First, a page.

Category: wwii

Amazing photos of African American women at work during World…

Amazing photos of African American women at work during World War II.



Good Morning by the Daily Mirror, England, May 1, 1943

The idea behind this newspaper/magazine was really sweet. Beginning in 1943 the Daily Mirror published Good Morning, a four page paper with photos (mostly of cute animals and pretty ladies), puzzles, comics, short stories, bits of news (lots of human interest stories) and sometimes even notes or interviews with pictures from family members at home, specifically for the Royal Navy Submarine Corps. They’d be bundled monthly before a trip and were numbered (instead of dated) so the men received them in order every day. It was one way to give the men, who were gone for weeks at a time, a sense of normality. Over 900 editions were published.

The post S’Nice appeared first on Yesterday's Print.

Meet the 442nd Infantry Regimental Combat Team…

The United States’ government interned ethnic Japanese who lived in the western United States in camps, at the outbreak of World War II. In addition, all Japanese-American men of draft age, except those already in the armed forces, were classified as 4-C, enemy aliens, forbidden to serve their country. The Japanese government used the internment camps, and military prohibition, as propaganda in Asia. Look, they said – this is a racial conflict! All Asians might fight against the anti-Asian Americans!

In response, the United States government decided to allow some Japanese to join the military. In 1943, the Army started recruiting in the internment camps for a special, segregated unit. This would be the 442nd Infantry Regimental Combat Team. Many military leaders were reluctant to have Japanese Americans fighting under them. General Eisenhower’s staff had initially rejected the idea of Japanese-American troops, but General Mark Clark, commander of the Fifth Army in Italy, had said that he would “take anybody that will fight”.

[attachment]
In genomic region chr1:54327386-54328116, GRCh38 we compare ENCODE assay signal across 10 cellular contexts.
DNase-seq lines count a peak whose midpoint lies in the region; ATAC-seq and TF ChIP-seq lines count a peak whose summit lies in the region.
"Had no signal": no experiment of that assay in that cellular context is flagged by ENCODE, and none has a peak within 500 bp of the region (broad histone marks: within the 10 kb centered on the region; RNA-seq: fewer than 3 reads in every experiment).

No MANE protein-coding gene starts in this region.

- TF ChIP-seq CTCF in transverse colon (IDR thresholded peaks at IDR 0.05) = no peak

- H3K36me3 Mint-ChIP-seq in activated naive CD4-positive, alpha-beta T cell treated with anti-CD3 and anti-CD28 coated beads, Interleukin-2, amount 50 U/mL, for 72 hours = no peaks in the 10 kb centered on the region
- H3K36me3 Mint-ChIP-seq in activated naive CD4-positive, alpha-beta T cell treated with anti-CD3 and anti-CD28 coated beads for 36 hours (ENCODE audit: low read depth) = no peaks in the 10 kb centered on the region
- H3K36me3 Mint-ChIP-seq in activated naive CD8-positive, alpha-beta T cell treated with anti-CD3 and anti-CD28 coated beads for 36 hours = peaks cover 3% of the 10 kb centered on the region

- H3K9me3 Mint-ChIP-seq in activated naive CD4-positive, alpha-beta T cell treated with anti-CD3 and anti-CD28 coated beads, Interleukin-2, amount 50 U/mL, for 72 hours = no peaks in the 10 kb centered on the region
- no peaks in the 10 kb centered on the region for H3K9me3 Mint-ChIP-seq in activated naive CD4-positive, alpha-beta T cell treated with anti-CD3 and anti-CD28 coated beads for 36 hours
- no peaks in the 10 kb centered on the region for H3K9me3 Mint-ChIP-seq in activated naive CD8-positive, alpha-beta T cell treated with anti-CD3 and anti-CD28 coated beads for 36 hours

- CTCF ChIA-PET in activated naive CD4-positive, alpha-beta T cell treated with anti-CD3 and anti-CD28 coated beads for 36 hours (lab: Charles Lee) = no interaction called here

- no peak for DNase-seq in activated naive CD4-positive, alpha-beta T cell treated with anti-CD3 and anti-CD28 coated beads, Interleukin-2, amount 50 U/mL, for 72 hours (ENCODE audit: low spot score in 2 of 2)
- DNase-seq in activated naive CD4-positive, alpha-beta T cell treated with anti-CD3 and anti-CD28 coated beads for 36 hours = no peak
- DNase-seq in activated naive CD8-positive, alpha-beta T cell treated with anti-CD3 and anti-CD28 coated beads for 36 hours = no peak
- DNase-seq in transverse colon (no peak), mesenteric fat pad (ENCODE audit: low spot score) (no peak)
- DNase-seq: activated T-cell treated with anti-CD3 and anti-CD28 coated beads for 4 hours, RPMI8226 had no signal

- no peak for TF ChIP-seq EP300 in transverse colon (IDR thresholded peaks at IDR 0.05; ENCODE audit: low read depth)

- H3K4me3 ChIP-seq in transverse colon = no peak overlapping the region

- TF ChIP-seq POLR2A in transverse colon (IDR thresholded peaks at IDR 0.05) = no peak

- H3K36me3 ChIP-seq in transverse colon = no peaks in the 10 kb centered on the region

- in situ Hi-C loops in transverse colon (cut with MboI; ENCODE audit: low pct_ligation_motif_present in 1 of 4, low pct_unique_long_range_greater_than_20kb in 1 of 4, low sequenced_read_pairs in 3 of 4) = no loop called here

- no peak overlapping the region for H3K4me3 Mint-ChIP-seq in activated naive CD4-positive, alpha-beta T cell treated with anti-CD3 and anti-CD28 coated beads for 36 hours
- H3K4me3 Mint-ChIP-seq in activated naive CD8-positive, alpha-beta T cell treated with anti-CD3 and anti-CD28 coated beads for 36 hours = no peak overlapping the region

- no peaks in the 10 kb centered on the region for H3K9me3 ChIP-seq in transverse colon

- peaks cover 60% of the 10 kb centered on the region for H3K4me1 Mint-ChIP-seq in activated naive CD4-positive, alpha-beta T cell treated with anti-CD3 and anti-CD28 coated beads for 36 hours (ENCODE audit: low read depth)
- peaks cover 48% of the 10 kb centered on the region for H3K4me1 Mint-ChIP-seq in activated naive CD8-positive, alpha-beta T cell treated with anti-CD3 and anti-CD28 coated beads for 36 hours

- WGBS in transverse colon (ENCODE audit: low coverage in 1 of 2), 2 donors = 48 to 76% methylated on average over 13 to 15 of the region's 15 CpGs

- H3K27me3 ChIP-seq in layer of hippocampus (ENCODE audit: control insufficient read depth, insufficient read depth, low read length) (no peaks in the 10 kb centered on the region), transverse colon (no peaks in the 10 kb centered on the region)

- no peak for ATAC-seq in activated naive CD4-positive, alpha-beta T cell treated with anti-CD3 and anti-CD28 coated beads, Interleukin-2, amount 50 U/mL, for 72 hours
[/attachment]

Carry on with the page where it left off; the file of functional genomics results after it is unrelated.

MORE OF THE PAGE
The 442nd became one of the most decorated units in World War II. And after 25 years, twenty surviving members of the 442nd would be awarded the Congressional Medal of Honor – the United States’ highest award for valor. Sadly, it took 25 years for the US government to look past the skin of men who died to protect it.

40 fascinating color photographs that capture everyday life on…

40 fascinating color photographs that capture everyday life on the banks of the Seine River, Paris in 1941.

The Pediatrician Who Discovered The Gluten-Fre…

Dutch pediatrician Willem K. Dicke treated children with celiac symptoms in the 1930s and 1940s. Celiac disease was already a known problem which retarded children’s growth before slowly killing them. What was causing the illness was not clear, though, and the diagnosis was usually a death sentance.

Dicke noticed that his sickest young patients improved when World War II made flour and bread scarce. Everyone else was dying of starvation. But his sickest children were doing better than ever. When bread became available again, the first precious supplies of bread being given specifically to the (no longer) sick children, and they immediately relapsed. This realization led Dicke to develop the first gluten-free diet, and saving thousands of children’s lives.

Yesterday's Print 2018-09-29 22:40:30

Rolling Back the Asphalt, Place Saint-Michel, photographed by

Robert Doisneau, 1944

The post appeared first on Yesterday's Print.

The Story of the First Concentration Camp to B…